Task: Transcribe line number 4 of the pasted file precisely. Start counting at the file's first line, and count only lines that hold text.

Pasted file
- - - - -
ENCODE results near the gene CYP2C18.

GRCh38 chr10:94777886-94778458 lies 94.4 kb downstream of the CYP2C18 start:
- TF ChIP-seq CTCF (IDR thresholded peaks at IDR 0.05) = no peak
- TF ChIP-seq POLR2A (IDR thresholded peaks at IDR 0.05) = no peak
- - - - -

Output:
- TF ChIP-seq POLR2A (IDR thresholded peaks at IDR 0.05) = no peak